How Owning Our Personal Data Will Change Our Lives For The Better

A Conversation With Brittany Kaiser

I recently caught up with Brittany Kaiser to talk about data ownership. One good thing about the pandemic is that it slowed down her worldwide travel schedule and we could chat. Brittany used to work for Cambridge Analytica, the data analytics company that got caught using the personal data of millions of people to manipulate opinions and influence elections worldwide. Brittany’s moment of truth came when she saw first-hand how whole populations could be swayed by a false narrative that played to their fears. She became a whistleblower on the practice of targeting “persuadables” with misinformation, and now an activist for individual data rights. She advises corporations and governments all over the world, helping to create protective legislation, educate the younger generation and bring awareness to the general population.

Most of us don’t understand how our data is used, often to mislead us. “This iphone of mine sells my personal data to thousands of companies every minute,” Brittany says. “You can’t see your data, that’s why it’s taken people so long to understand that personal data ownership is an issue. But in just the last few years I have seen so many examples of what can go wrong if you have no ownership and you have no consent.”

The Cambridge Analytica model really was to weaponize people’s personal data against them. They preyed on people’s fears, first by using their personal data to identify them, and then to target them with misinformation designed to get them to make decisions based on their fears.

“Just being aware of how your data is used helps you make better decisions,” Brittany says. “Having a device like ClearPHONE where I can see how many trackers are blocked and know my data isn’t being profiled really helps. The real magic comes when I can monetize my data. What technologists call fractionalized ownership could actually help people put food on the table.”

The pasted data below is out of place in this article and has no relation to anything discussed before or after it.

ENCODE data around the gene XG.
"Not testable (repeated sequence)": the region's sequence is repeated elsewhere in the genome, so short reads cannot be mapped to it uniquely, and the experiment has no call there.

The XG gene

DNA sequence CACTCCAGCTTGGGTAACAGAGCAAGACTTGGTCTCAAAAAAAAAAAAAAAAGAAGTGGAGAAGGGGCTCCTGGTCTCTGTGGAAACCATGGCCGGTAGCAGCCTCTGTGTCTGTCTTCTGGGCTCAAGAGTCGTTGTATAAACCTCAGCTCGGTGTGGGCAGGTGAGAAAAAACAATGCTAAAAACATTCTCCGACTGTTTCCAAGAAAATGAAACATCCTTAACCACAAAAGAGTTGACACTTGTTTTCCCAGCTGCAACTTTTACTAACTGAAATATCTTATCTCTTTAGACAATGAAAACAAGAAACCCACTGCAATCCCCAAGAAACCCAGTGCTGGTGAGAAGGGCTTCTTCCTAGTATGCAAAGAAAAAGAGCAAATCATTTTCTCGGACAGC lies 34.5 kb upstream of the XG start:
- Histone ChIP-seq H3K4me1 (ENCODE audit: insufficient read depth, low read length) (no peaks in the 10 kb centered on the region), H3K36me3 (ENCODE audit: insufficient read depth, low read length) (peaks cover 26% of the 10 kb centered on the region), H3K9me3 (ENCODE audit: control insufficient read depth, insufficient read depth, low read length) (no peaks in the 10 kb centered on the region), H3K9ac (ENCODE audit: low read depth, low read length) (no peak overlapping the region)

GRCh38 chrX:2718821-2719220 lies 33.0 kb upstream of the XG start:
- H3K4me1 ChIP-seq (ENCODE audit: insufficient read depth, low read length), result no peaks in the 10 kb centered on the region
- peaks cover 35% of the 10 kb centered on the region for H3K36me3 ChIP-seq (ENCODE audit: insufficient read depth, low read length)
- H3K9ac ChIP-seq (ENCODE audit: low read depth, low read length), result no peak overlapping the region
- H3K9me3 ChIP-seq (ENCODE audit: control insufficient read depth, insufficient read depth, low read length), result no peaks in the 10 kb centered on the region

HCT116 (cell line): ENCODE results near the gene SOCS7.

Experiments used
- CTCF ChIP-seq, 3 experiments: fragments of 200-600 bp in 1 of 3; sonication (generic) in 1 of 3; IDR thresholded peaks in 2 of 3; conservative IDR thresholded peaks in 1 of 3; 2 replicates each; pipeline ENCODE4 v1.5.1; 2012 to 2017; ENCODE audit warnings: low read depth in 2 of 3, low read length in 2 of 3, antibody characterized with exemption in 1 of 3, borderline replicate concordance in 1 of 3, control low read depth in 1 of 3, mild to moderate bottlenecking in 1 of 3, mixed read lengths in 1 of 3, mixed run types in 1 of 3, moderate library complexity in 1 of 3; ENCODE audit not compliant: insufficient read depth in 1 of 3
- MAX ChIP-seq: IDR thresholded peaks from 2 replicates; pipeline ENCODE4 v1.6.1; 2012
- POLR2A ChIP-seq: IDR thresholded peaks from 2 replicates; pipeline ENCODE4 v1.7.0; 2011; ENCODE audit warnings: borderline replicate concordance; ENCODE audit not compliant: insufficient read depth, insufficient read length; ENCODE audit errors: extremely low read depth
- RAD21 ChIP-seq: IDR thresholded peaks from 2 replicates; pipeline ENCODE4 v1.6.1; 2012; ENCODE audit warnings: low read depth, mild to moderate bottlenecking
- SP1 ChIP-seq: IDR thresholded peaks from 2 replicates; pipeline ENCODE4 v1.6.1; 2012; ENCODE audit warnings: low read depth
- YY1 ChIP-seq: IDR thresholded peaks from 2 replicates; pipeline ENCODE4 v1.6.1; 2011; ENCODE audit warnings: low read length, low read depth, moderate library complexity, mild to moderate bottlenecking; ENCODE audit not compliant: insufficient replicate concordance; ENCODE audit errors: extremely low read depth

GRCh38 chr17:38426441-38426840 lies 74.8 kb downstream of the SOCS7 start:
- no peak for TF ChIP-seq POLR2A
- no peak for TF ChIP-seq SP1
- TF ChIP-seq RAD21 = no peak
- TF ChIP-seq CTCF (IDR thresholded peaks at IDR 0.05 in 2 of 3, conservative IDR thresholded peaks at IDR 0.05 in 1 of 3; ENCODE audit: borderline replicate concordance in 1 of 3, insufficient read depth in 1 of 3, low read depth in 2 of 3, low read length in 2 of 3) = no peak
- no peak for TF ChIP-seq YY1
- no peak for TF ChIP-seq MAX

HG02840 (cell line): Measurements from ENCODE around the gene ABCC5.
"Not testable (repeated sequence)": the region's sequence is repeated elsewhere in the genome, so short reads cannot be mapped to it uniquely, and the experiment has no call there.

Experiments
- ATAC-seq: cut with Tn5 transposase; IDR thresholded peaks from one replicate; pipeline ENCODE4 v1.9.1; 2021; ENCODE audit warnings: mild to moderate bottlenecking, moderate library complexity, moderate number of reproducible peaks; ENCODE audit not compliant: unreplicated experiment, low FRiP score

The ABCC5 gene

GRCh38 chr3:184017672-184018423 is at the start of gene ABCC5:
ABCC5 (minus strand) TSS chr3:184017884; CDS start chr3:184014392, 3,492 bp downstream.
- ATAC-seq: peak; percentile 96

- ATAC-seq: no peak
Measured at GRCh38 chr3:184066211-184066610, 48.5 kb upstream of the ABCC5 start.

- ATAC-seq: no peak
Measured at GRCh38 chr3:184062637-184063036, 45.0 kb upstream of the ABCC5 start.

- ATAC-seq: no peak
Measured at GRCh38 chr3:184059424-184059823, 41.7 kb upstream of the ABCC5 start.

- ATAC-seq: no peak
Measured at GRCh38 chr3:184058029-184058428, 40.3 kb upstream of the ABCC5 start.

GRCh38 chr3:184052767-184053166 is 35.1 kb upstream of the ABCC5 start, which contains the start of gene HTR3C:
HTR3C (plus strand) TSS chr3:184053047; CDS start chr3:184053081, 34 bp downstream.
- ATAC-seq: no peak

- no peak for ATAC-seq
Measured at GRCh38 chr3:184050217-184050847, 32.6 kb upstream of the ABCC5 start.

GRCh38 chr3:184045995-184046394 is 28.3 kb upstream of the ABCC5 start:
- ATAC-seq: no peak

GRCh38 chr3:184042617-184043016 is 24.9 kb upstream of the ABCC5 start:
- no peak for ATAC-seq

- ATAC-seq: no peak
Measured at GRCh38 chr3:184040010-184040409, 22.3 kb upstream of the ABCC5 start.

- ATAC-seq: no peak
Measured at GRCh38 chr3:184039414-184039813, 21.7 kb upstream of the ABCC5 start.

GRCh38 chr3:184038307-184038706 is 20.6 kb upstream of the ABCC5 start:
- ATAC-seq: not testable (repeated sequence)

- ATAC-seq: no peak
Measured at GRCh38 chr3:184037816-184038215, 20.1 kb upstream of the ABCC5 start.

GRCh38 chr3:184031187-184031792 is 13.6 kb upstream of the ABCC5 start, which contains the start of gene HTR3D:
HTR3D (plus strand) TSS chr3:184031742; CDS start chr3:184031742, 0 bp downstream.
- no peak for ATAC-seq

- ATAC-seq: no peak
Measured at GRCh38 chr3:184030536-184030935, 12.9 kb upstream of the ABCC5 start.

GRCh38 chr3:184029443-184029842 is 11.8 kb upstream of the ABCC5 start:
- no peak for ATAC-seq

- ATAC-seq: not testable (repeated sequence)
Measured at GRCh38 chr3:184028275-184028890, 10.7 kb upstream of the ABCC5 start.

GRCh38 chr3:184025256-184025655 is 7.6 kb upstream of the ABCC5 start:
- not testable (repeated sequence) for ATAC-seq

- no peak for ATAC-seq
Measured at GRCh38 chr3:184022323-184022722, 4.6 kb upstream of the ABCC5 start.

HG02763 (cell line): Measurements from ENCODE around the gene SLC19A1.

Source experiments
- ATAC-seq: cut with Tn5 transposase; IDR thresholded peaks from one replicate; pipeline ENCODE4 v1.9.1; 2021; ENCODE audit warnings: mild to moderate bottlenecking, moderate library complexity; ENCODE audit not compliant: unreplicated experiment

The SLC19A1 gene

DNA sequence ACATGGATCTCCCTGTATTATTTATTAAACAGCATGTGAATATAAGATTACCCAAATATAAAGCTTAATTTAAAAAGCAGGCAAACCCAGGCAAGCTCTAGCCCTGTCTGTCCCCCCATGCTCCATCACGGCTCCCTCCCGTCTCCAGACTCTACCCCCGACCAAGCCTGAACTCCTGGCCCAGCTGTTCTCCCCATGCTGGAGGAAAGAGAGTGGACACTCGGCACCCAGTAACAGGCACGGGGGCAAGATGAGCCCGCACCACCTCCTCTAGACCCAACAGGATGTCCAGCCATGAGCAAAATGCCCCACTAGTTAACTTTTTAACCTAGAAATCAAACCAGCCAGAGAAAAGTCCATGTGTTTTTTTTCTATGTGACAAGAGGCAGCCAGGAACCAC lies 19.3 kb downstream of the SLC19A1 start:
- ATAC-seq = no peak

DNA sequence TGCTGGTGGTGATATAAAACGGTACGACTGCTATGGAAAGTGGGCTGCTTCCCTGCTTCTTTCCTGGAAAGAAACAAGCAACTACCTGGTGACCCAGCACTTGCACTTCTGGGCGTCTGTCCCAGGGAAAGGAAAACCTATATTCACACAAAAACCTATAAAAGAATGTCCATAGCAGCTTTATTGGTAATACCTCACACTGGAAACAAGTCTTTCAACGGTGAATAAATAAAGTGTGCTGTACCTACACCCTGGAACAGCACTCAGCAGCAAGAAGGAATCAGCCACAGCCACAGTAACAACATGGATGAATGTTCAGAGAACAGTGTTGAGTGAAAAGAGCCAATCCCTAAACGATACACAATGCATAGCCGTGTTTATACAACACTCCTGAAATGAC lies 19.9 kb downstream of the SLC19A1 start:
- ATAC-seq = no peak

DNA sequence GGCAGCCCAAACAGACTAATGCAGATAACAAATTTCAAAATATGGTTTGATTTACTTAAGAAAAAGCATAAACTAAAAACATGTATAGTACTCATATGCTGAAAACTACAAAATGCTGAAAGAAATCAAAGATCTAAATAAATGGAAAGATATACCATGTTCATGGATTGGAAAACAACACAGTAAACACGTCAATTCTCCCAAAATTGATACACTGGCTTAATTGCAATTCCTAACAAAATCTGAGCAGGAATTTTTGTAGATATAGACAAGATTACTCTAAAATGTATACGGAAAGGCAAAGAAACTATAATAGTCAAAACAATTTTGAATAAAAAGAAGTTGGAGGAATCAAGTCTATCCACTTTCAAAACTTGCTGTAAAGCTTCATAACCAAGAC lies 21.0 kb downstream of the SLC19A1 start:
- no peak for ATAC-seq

The threat of being hacked, tracked, profiled and manipulated are very real. So yes, we are working for solutions that prevent that. Brittany is working with a number of human rights organizations to improve the way populations live and how technology, specifically data ownership, can facilitate that change. And that’s what really excites us at Clear. Yes there are threats to democracy, to our personal freedoms, even our mental health when we don’t own our personal data. But on the flip side, there is so much to gain. “Being paid for sharing your personal profile is a big deal in some of these communities where unemployment is so high. It would put bread on the table,” Brittany continues. “It’s basic earned income.”

Big data companies make trillions of dollars from our data. It’s a bigger commodity now than oil. Imagine if those profits were shared with those who provided the data. Imagine if a pharmaceutical company or medical research facility needed data to find better health solutions. What would they pay people for their data? Now we see how impactful owning your personal data can be. But it’s not going to just be policy change. It needs to happen on the personal, user level with a device that does the work for you. A device that lets you set rules and create your own profile based on your activities, and then puts it out on the auction block. You can see how empowering it is to have control, to have choice when it comes to our own person, natural resource.

“I’m so glad there is a company creating this product,” Brittany says. “I’ve looked for something like this for 3 years. Thanks for building it.”

Thank you Brittany, for shining a light on an issue that will become an opportunity for so many.

The future is Clear.

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